While Jean-Luc Picard has changed in the 20 years since we last saw him, television has changed even more. Here is the science experiment:

What happens when a shared narrative framework born to the old economics of television is reanimated, with full continuity, into the modern style of TV production? The change has unnerved some folks who were used to the old way of making these stories.

People can say fuck sometimes

Shit you not, people are complaining that there’s cursing in this series. Star Trek: The Next Generation had to be sold into re-runs to play in the afternoons and evenings when kids were at home. If they’d tried to slip anything racy into the dialogue, the advertising prospects get complicated. Better to keep things clean and presentable for all hours. To say nothing about the prudish FCC.

Of course, when distributed through the internet, anything goes. You need to opt into a specific stream and it’s assumed that parents have some basic control over the situation.

So on Picard, there’s language sometimes. The medium permits it and it’s hard to believe we lost interest in cursing between now and the 24th century. Besides: thousands of gifs don’t lie. The body language of these characters always implied cursing.

Mood, production design and pacing are different

An episode of TNG races through a story. It has to be self-contained. Things happen, characters do things and resolutions are provided.

Picard has no such rush. It’s a single story, told with the understanding that you are fully capable of watching it in order.

With over 20 episodes to get through each season, it saved time and complexity to keep everyone’s clothing consistent. Same goes for lighting.

Meanwhile, because quantity of episodes isn’t paramount, episodes don’t need to be made on an assembly line of identical sets and costumes. The Next Generation often felt like a televised stage play. Compact scenes in familiar settings featuring a handful of actors, as they hashed through an ethical or philosophical conflict.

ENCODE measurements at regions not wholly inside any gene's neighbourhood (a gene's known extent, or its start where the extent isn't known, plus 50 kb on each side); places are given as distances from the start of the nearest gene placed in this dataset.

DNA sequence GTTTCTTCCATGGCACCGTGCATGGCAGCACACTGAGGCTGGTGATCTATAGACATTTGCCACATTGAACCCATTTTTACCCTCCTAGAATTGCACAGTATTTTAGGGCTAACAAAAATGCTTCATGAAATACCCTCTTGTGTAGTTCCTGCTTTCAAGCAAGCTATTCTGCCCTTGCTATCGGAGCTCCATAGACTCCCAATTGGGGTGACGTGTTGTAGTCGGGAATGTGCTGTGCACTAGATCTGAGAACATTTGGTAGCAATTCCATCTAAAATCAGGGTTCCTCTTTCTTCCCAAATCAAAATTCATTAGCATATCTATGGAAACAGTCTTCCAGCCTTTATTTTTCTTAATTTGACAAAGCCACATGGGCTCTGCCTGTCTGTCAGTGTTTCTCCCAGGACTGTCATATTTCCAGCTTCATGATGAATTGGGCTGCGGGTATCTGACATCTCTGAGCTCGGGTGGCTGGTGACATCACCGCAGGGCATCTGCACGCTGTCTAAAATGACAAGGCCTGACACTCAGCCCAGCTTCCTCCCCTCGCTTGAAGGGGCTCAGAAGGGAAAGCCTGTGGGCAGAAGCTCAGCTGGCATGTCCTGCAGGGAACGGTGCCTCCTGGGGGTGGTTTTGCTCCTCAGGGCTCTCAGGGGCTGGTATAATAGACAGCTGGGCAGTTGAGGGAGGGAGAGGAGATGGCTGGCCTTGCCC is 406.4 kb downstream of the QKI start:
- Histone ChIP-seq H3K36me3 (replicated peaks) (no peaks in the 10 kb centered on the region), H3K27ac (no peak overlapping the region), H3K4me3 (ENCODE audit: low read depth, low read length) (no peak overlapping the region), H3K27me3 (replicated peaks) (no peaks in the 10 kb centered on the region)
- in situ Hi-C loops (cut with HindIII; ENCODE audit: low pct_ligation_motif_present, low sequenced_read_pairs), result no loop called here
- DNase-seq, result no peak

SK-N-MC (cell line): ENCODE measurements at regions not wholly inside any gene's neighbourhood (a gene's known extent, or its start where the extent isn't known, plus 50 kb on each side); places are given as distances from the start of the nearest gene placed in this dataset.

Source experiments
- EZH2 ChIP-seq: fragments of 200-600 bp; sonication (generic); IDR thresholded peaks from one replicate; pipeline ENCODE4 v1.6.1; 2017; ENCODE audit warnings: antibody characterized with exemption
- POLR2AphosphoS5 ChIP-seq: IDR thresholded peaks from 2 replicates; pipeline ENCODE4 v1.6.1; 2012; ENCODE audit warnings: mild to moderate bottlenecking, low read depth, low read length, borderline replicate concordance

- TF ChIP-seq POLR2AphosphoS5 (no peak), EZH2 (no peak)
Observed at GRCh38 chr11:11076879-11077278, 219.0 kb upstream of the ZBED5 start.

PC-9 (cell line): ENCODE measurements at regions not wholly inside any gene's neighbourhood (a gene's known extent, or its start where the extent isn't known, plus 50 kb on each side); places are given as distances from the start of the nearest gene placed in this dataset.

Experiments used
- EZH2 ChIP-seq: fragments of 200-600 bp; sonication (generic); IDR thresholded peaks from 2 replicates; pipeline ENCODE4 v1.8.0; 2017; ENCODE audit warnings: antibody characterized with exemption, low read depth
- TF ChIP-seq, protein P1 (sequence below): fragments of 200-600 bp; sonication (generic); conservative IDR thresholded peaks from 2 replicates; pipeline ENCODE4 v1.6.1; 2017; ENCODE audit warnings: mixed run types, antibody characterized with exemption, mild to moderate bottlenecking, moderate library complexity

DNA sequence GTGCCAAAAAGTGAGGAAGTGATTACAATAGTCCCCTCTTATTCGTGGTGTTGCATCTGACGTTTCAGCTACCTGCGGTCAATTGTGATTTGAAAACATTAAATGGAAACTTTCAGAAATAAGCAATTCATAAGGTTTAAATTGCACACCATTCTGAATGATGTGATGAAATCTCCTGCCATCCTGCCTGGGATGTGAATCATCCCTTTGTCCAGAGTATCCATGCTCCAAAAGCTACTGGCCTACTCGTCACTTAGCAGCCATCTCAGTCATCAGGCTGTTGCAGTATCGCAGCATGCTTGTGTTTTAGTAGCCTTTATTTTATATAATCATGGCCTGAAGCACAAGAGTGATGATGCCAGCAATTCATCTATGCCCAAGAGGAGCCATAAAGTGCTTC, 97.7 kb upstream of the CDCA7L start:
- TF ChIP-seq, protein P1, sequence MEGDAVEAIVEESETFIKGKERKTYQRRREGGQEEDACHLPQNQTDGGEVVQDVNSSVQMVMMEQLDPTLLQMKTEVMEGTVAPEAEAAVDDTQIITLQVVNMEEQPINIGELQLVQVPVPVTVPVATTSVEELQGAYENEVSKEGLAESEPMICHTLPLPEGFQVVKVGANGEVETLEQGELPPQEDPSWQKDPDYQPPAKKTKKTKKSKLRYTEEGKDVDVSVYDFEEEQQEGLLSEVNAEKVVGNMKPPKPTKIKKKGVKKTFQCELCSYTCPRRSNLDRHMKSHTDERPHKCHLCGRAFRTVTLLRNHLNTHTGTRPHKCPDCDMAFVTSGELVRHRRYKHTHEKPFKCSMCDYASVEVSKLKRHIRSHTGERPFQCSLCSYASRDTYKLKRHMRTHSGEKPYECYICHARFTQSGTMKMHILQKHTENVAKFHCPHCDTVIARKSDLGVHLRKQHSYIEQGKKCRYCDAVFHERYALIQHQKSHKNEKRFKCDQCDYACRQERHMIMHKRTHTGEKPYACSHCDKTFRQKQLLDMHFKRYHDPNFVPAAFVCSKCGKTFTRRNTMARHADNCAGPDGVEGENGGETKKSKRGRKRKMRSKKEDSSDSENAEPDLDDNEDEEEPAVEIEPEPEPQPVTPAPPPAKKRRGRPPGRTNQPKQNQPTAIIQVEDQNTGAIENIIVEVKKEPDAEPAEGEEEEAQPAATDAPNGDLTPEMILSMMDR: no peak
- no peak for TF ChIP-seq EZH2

By contrast, Picard shows tremendous range of mood and setting. We have everything from action scenes to tender conversations to philosophical arguments. We’ve been to France, to Starfleet Headquarters, to space, to the borderlands, to a Borg cube. We see a variety of clothes on our characters. Uniforms exist at the periphery, in a professional world that’s no longer our focus.

Elite crisis

But perhaps most striking, Picard arrives in a cultural context that is exhausted and disappointed.

Star Trek was always a political animal. Gene Roddenberry discovered that science fiction gave him a cloak for discussing political issues that would be too controversial to broadcast in the late 1960’s. TNG continued this tradition, tackling subjects including civil rights, environmental crises, the nature of war, even technology ethics.

Picard knows it is walking into a messy moment in human history. A moment where many of us have lost faith in our leaders and institutions. A moment where we see millions of people fleeing their homes just to stay alive, while those who are safe look the other way. A moment where it feels our technology is out of our control, and perhaps betraying us to shadowy figures we don’t fully see.

So the story reflects this. To meet its duties in the tradition it’s continuing, Picard has no other option.

Star Trek was always an idea about our best selves

There’s plenty you can critique about Star Trek. Its heteronormativity hasn’t aged well. It’s hard to imagine a future that straight in a present that’s so cheerfully queer.

Its erasure of religion ends up an erasure of many cultures, so we lose some richness in the humans it can represent.

And I could go on. But even if it didn’t always meet its own high standards for creativity and diversity, the intention of Star Trek was clear: help us imagine a better version of ourselves. I would argue it was successful in this.

“There’s a black lady on TV and she ain’t no maid!” — A very young Whoopi Goldberg

If Star Trek is to return in a modern form, many things are subject to change in its style and presentation. But its core responsibility is immutable: show us how our best selves respond to difficult situations.

In this, Picard is meeting its obligations to us head-on. We’re only four episodes in. The quality of its final execution is an open question and certainly subject to critique. It is a truth accepted since the first season of TNG that we are not guaranteed good Star Trek.